Cornwall: stairway to heaven   1 comment

Road to hell home.

Tuesday was a busy day.

Up early again, before checking out of the university. Then we had another drive across the Cornish countryside on our way back to the Eden Project.


My sister had got her knickers knottier than a speeding warship about going up to the viewing platform at the top of the rainforest biome, so the first stop was the information desk. Was the viewing platform open? Yes it was, they informed us, so we walked as briskly as crowded paths and thirty-plus degree heat would allow, all the way to the highest, hottest, humidest point in the Jungle Zone. Thank goodness I’d put shorts on. Thank goodness for me, anyway.

Just as we got there, they allowed the last person waiting through, and closed the gate. Too hot, sorry!

“Happy Bunny” would not be an accurate description of my sister at that point, but no amount of cajoling would change the Guardian’s mind. As they close it when it reaches 40°C, I was more worried about impending ructions than not being allowed to get heatstroke. We wandered back out of the Jungle Zone, somewhat mardily, although I was in a much better state to enjoy it than the previous day when, by that point, the only thing I wanted was to escape.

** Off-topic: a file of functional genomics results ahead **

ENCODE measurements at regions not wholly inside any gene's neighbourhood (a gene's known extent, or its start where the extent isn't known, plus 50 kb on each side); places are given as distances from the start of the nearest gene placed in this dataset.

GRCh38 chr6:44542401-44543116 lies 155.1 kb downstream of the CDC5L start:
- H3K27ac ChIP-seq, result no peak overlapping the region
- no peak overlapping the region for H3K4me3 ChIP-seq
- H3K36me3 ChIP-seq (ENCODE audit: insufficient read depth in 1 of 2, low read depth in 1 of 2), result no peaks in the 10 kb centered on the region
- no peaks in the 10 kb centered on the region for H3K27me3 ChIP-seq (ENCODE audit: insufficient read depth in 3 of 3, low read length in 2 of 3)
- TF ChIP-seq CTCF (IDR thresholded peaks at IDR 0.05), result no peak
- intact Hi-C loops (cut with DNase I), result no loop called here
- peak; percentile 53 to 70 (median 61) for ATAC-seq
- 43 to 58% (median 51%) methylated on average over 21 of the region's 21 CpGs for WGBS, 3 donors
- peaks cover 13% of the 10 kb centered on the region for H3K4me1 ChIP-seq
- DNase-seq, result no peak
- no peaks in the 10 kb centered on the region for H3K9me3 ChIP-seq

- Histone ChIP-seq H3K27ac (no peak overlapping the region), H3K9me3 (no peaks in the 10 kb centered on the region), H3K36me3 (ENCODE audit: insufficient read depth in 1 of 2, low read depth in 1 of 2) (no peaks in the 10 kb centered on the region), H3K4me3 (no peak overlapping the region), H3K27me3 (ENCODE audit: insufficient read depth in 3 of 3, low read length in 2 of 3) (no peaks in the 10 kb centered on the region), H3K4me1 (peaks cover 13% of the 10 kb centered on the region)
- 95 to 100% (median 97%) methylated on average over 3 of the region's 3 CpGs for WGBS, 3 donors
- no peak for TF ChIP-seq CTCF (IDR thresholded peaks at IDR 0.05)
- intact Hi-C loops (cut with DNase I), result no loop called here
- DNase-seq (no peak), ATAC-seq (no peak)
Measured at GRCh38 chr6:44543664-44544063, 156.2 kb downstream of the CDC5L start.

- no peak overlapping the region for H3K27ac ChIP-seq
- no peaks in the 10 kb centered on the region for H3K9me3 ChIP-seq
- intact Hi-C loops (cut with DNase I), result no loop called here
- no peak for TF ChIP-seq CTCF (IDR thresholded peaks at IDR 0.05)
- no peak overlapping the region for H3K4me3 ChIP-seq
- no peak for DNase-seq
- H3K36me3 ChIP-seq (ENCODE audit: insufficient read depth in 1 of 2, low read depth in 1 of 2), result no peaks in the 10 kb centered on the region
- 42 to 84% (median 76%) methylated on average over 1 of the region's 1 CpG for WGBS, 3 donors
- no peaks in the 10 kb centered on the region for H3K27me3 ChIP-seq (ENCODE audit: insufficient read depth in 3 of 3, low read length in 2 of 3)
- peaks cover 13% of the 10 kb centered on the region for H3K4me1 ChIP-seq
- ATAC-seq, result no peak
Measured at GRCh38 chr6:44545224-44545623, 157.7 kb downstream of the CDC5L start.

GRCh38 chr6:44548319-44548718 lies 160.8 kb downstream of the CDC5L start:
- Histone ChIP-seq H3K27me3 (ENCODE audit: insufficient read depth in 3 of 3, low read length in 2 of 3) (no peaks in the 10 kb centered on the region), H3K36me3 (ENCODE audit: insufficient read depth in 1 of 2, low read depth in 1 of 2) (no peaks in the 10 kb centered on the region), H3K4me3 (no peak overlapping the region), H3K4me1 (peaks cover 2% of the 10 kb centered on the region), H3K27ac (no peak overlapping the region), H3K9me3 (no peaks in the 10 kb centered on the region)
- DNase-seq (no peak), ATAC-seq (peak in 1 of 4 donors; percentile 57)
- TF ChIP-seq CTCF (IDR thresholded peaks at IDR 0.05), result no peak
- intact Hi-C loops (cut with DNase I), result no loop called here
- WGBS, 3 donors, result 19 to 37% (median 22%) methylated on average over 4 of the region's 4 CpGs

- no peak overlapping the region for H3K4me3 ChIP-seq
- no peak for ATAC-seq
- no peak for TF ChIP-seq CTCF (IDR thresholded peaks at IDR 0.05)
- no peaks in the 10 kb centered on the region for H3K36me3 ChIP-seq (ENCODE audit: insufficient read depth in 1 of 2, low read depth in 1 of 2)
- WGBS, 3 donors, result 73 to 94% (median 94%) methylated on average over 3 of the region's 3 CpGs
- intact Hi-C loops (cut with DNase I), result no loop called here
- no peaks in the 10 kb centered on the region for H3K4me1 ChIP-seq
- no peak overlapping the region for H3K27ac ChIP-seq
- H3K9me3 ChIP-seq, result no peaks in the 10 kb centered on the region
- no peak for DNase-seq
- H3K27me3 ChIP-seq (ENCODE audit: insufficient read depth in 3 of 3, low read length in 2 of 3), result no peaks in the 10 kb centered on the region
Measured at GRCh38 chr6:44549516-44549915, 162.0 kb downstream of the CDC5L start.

Fresh air was next on the list, and we wandered around the gardens for a while, admiring all the pretty flowers. Many looked like pom-poms. There were also plenty of bees; I wondered if they kept their own.
Handily, the gardens came equipped with ice-cream facilities, and it turns out that marmalade ice-cream is exactly how I like my women: cold and bitter. Whilst slurping that, a three-wheeled pastie-van was discovered (running on diesel, which seemed a slightly odd choice considering how environmentally-conscious everything else in the place is), and lunch was sorted, albeit backwardsly. The pastie really was excellent, and checked an important (arguably, the most important) item off our To Do list. You’ve got to have pasties in Cornwall.